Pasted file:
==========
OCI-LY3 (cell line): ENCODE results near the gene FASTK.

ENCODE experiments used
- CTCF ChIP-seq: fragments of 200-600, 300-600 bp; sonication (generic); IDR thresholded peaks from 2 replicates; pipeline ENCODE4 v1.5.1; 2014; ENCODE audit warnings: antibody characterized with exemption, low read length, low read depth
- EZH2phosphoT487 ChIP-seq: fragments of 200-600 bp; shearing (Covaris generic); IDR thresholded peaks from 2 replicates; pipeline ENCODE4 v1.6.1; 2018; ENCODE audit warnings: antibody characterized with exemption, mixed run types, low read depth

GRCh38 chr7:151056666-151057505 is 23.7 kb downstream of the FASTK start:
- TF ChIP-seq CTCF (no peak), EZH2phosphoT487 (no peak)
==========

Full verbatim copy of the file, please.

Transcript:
OCI-LY3 (cell line): ENCODE results near the gene FASTK.

ENCODE experiments used
- CTCF ChIP-seq: fragments of 200-600, 300-600 bp; sonication (generic); IDR thresholded peaks from 2 replicates; pipeline ENCODE4 v1.5.1; 2014; ENCODE audit warnings: antibody characterized with exemption, low read length, low read depth
- EZH2phosphoT487 ChIP-seq: fragments of 200-600 bp; shearing (Covaris generic); IDR thresholded peaks from 2 replicates; pipeline ENCODE4 v1.6.1; 2018; ENCODE audit warnings: antibody characterized with exemption, mixed run types, low read depth

GRCh38 chr7:151056666-151057505 is 23.7 kb downstream of the FASTK start:
- TF ChIP-seq CTCF (no peak), EZH2phosphoT487 (no peak)